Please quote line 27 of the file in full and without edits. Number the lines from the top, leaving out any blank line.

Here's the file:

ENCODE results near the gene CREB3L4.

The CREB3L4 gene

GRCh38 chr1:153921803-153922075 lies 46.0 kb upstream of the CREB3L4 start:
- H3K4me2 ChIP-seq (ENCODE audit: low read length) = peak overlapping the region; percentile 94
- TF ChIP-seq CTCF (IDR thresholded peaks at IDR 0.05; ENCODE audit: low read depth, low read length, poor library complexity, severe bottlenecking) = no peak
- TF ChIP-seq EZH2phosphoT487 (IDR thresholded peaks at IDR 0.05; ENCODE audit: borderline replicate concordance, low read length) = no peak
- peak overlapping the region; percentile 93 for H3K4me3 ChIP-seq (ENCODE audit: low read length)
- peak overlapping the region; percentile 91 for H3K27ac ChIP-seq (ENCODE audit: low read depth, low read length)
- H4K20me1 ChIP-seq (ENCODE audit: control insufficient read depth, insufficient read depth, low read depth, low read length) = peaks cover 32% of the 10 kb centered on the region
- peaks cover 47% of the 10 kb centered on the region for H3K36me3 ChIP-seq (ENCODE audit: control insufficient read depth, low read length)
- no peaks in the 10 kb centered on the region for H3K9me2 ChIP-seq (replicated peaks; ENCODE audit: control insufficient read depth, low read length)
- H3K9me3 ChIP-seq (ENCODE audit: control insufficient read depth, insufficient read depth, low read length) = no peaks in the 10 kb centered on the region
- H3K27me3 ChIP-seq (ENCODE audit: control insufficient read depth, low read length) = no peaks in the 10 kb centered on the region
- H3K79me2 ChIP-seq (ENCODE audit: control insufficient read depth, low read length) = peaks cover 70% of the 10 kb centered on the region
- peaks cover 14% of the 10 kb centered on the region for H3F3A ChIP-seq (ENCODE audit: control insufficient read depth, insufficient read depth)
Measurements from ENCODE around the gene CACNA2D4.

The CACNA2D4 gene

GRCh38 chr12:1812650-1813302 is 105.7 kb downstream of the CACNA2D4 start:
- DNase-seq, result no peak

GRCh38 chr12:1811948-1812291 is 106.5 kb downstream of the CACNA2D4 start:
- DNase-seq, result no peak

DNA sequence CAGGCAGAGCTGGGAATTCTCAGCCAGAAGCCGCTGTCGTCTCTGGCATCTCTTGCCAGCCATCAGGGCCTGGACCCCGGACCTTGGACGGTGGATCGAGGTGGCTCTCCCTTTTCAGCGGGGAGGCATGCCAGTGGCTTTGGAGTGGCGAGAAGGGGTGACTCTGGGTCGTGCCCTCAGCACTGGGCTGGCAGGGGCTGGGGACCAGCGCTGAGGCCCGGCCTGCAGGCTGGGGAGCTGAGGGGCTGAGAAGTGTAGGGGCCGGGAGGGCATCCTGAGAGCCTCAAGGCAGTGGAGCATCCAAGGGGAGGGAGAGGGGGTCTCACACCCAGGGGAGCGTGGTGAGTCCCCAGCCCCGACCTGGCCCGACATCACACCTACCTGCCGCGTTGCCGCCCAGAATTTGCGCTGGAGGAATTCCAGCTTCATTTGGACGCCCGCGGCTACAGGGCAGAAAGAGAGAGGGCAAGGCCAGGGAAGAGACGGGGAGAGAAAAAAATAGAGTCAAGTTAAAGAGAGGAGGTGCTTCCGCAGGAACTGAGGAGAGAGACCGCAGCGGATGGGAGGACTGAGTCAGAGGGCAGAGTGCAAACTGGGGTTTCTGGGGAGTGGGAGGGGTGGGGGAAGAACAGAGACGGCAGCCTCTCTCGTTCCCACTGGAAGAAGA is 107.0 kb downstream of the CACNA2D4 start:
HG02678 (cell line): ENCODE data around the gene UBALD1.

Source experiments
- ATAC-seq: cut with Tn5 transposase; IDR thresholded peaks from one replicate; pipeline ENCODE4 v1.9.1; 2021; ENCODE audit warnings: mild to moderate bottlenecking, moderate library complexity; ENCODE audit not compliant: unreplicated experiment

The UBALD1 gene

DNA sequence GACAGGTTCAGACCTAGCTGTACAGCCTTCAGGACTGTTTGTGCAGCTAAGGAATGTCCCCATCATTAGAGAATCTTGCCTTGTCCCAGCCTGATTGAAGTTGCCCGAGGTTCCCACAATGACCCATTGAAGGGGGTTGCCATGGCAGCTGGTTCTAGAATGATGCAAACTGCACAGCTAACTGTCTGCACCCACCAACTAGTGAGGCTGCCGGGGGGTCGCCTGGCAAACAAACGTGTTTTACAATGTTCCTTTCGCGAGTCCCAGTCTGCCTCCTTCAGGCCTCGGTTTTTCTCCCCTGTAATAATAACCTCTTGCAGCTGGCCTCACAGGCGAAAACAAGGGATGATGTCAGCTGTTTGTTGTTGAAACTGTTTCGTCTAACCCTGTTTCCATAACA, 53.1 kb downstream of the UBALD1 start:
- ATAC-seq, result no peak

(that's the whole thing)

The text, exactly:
DNA sequence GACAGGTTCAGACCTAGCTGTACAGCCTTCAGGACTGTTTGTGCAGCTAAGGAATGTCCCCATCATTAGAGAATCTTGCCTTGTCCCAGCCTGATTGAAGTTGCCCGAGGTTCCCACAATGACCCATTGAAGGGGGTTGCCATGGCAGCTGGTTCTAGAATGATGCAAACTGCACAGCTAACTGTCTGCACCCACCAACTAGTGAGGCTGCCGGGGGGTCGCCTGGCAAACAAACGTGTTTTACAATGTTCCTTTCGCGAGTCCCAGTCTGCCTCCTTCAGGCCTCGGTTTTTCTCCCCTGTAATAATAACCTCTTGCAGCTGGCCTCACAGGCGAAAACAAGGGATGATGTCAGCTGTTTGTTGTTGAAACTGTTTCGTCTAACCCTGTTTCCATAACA, 53.1 kb downstream of the UBALD1 start: